Data about disclosure intention trends within religious environments are relevant to HIV treatment programs and strategies. Although disclosure of HIV status can be difficult due to fears about stigmatization, abandonment, and blame , disclosure can improve disease prognosis by facilitating initiation of and adherence to ARVs [28,29]. In a study of Tanzanians enrolled in an ARV treatment program, subjects who disclosed their HIV status to a person other than a health care provider were more likely to adhere to their medications and less likely to progress to virologic failure than subjects who did not . This suggests that disclosure to pastors or other members of the religious community can be important in assisting in ARV adherence, and reinforces the need to address the association between shame-related HIV stigma and religious beliefs about HIV.
Church members' attitudes about disclosing their HIV status to the religious community are also quite relevant to church policy. Some churches require couples to present their HIV testing results to their pastor before they can be married. Mandatory (or in some cases heavily encouraged) HIV testing and disclosure of results to religious leaders before marriage has been praised as a mechanism to slow the spread of HIV, but has also been accused of being discriminatory and imposing [12,13]. Further exploration of the intersection between religion and disclosure of HIV status will help clinicians as well as church leaders to form effective treatment programs and policies.
There is reason to believe that uptake, adherence and continuation of ARVs may be influenced by religious beliefs. In a study in Uganda, a small but important number of patients (6 out of 558) discontinued their ARV treatment because they believed that they had been cured of HIV through prayer . In the present study we found that, when adjusted for confounding factors, belief in the healing power of prayer was not significantly associated with a person's hypothetical willingness to begin ARV treatment if they became HIV-infected. Instead, willingness to begin ARVs was associated with age, education, and ARV knowledge. The belief that prayer could cure HIV (80.8% of respondents) was not mutually exclusive with respondents' willingness to begin ARV treatment if HIV-infected (93.7% of respondents). This suggests that while a small fraction of people may decline ARV treatment because of their belief in the healing power of prayer, in the majority of cases religious beliefs about HIV healing pose no obstacle to the acceptance of medical treatment.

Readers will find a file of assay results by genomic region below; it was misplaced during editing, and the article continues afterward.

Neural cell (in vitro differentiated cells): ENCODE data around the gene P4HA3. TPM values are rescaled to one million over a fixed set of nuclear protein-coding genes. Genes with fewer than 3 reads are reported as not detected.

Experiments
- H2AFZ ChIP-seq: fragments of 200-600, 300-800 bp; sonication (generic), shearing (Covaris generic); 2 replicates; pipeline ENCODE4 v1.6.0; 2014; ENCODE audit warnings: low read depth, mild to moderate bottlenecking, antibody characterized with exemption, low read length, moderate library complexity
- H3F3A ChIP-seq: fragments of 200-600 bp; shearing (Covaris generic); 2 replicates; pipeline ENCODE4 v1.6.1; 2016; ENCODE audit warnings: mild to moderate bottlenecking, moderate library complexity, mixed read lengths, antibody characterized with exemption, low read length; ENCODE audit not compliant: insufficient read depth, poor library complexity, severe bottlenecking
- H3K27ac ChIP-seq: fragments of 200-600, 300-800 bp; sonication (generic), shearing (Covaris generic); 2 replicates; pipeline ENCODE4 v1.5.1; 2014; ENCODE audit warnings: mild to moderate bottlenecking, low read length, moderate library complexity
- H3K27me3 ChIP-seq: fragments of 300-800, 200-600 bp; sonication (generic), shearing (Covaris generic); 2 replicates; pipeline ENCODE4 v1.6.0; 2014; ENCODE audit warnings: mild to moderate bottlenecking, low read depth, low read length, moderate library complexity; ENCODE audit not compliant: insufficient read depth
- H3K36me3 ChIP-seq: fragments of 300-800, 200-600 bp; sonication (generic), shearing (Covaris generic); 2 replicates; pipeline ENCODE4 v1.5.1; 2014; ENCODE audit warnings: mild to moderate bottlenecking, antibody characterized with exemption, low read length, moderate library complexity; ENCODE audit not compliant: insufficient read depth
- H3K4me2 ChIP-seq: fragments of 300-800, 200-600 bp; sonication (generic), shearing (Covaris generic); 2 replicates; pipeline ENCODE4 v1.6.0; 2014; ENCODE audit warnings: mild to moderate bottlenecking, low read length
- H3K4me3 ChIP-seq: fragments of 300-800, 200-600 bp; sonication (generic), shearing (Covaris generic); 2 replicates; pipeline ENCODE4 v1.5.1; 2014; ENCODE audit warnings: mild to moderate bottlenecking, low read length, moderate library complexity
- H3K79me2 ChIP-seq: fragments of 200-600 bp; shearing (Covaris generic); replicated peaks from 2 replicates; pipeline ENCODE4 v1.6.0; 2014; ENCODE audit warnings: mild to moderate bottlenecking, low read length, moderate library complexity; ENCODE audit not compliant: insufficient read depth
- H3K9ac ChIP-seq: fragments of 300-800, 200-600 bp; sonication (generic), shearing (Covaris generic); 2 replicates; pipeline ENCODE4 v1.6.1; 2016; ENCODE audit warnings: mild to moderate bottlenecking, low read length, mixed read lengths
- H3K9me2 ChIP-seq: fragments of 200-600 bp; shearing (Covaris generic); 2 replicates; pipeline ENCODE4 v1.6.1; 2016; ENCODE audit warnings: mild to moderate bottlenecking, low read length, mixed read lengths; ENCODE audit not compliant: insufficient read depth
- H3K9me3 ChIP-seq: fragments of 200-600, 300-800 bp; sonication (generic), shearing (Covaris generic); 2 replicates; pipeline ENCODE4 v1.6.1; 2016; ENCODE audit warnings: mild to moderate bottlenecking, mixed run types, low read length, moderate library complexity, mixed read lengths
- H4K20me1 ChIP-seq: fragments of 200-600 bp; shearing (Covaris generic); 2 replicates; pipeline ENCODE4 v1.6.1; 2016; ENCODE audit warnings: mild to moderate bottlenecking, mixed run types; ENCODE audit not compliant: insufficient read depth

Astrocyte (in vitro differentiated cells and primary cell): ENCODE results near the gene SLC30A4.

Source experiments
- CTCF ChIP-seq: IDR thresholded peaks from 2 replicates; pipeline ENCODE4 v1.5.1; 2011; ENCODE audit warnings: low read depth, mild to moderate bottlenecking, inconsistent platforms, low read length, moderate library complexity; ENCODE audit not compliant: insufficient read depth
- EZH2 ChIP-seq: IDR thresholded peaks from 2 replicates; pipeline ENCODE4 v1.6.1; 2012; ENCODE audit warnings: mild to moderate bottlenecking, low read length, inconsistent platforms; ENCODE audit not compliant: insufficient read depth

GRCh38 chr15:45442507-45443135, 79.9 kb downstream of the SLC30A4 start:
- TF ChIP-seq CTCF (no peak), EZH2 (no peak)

Coexistence of the belief that prayer can cure HIV and the willingness to begin ARV treatment if HIV-infected may be partially explained by considering the different conceptualizations that people have of the AIDS virus. A qualitative interview study found that members of a Neo-Pentecostal church in Dar Es Salaam, Tanzania believed that the virus causing AIDS could either be a regular medical virus, or a spirit disguised as a virus . They believed that if an HIV-infected person was afflicted by the spirit disguised as a virus, then it could be cast out by pastors and prayers, and the person would be cured of HIV. However, if the virus was a normal medical virus, then the spiritual healing process would not necessarily be successful in eradicating the virus. Thus in some cases prayer is seen as sufficient for healing, while in others medicine is needed.